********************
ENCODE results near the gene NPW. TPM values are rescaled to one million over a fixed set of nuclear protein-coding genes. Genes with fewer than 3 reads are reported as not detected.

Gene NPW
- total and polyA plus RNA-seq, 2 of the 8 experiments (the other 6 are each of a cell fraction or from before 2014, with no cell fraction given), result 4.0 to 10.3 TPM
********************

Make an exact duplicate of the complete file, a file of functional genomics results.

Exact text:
ENCODE results near the gene NPW. TPM values are rescaled to one million over a fixed set of nuclear protein-coding genes. Genes with fewer than 3 reads are reported as not detected.

Gene NPW
- total and polyA plus RNA-seq, 2 of the 8 experiments (the other 6 are each of a cell fraction or from before 2014, with no cell fraction given), result 4.0 to 10.3 TPM